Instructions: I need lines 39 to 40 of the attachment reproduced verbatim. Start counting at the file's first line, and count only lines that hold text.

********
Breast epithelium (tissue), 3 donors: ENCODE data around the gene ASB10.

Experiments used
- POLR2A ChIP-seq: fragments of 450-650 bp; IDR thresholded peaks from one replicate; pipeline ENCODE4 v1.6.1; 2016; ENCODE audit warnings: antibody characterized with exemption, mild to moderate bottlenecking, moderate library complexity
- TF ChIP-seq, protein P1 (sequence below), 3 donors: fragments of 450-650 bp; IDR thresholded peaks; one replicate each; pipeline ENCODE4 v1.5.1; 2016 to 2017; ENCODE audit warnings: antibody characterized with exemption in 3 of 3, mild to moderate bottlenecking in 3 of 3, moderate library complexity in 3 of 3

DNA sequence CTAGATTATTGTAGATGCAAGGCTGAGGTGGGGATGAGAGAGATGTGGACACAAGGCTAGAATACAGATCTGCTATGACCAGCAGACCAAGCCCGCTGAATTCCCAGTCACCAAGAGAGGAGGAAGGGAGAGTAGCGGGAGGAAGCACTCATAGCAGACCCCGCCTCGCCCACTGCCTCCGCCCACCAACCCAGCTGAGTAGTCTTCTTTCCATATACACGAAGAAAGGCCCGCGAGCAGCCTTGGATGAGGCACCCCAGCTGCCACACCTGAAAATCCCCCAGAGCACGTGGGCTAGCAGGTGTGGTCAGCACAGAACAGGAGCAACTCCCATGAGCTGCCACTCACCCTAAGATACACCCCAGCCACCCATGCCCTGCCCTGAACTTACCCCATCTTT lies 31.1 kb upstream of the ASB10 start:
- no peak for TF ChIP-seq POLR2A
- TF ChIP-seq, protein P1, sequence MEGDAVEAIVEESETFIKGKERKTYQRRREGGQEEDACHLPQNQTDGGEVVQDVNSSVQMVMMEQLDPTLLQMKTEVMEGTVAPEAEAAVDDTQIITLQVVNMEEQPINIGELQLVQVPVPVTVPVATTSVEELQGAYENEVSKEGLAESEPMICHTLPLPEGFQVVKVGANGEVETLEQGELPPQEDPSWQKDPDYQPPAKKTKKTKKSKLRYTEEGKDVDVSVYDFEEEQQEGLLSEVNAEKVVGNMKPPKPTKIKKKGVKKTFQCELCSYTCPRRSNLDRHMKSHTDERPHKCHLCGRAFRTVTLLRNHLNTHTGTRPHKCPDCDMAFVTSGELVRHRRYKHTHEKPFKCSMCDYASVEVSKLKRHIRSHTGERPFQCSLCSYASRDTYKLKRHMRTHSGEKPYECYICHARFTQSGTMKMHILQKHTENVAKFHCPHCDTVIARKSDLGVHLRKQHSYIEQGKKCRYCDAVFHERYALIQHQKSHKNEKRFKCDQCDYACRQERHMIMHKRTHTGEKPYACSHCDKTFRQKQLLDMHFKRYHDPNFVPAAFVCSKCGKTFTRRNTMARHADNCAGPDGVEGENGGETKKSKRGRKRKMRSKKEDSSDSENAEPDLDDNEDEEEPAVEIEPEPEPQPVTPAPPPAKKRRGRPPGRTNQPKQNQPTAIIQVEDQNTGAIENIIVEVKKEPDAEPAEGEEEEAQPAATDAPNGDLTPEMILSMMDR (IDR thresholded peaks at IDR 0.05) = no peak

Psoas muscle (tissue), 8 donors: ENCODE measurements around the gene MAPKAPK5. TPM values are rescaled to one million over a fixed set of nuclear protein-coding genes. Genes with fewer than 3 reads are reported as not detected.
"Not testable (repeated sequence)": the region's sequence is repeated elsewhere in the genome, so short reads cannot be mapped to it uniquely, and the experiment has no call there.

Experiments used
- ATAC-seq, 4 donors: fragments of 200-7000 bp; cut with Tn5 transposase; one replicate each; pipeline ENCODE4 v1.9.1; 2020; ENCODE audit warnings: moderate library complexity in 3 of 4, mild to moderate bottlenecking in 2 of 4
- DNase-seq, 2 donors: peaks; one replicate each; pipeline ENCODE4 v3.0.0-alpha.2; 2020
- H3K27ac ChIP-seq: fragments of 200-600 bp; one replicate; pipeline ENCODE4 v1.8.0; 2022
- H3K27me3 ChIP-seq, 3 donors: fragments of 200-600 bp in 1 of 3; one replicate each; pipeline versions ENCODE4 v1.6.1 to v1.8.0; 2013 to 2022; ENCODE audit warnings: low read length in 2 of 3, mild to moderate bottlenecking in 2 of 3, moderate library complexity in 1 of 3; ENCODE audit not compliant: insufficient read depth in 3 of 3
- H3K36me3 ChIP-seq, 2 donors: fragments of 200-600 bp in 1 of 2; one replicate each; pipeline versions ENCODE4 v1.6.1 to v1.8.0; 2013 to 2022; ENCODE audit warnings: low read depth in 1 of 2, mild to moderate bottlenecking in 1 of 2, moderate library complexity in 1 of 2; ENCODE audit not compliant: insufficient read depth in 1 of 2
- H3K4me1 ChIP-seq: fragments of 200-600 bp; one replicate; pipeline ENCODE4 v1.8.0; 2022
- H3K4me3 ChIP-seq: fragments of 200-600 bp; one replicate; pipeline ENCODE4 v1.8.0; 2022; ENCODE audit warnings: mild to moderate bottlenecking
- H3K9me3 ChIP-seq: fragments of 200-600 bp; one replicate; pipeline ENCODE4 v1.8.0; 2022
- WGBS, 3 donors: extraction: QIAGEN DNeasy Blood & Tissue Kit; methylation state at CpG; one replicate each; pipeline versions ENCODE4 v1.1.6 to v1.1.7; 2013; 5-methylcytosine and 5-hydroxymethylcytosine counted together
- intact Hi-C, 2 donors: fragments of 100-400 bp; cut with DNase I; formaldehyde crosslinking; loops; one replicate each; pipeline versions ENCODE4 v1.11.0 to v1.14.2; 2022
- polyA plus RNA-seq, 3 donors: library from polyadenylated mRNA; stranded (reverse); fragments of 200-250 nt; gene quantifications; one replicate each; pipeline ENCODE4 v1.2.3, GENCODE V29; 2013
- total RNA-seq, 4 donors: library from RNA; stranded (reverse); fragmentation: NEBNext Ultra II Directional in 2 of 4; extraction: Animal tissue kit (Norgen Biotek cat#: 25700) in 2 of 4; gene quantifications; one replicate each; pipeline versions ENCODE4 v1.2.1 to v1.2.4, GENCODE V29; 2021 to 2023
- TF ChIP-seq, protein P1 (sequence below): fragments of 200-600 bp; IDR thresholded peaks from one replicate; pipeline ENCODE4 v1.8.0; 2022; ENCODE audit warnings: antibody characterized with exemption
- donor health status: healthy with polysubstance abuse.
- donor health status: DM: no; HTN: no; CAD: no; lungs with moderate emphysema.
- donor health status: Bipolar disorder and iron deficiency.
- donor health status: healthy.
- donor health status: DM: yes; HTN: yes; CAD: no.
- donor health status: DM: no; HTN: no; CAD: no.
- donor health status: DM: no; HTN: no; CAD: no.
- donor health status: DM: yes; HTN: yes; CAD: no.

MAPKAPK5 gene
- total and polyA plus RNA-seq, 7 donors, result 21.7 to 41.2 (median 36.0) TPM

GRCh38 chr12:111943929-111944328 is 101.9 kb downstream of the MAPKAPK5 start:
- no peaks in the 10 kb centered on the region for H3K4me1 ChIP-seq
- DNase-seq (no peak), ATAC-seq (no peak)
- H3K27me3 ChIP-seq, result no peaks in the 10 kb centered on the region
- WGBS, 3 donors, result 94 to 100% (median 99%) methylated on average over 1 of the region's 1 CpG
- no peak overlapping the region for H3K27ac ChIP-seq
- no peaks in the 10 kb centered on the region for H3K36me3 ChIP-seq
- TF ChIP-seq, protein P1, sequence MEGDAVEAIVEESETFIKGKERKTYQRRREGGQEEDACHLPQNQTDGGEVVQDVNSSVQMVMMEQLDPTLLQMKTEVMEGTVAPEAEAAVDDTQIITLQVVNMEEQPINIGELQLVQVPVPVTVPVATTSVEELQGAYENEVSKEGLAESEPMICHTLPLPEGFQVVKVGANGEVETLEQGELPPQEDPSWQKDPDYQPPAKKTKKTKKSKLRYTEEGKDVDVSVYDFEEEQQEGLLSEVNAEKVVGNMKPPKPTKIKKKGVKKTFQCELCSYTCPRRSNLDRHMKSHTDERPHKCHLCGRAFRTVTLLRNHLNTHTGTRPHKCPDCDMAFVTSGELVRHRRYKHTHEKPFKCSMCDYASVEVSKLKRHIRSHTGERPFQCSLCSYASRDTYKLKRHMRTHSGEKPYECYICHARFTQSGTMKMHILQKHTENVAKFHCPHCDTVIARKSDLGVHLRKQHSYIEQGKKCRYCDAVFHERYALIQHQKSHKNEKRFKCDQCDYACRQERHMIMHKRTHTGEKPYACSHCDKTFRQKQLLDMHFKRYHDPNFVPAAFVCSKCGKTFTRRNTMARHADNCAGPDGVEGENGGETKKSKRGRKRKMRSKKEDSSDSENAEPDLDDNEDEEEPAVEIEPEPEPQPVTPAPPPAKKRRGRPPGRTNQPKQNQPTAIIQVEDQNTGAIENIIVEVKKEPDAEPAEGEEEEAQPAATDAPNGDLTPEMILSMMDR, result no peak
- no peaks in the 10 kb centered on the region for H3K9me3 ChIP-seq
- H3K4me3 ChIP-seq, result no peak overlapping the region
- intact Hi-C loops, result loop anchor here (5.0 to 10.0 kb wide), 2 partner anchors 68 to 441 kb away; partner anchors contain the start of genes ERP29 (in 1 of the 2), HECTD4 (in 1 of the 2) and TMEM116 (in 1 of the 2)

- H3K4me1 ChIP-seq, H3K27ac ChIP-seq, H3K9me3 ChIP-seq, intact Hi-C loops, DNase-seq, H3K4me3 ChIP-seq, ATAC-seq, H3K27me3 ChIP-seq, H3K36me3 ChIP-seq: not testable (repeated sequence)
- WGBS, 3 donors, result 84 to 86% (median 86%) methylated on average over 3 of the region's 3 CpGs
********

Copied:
- no peak overlapping the region for H3K27ac ChIP-seq
- no peaks in the 10 kb centered on the region for H3K36me3 ChIP-seq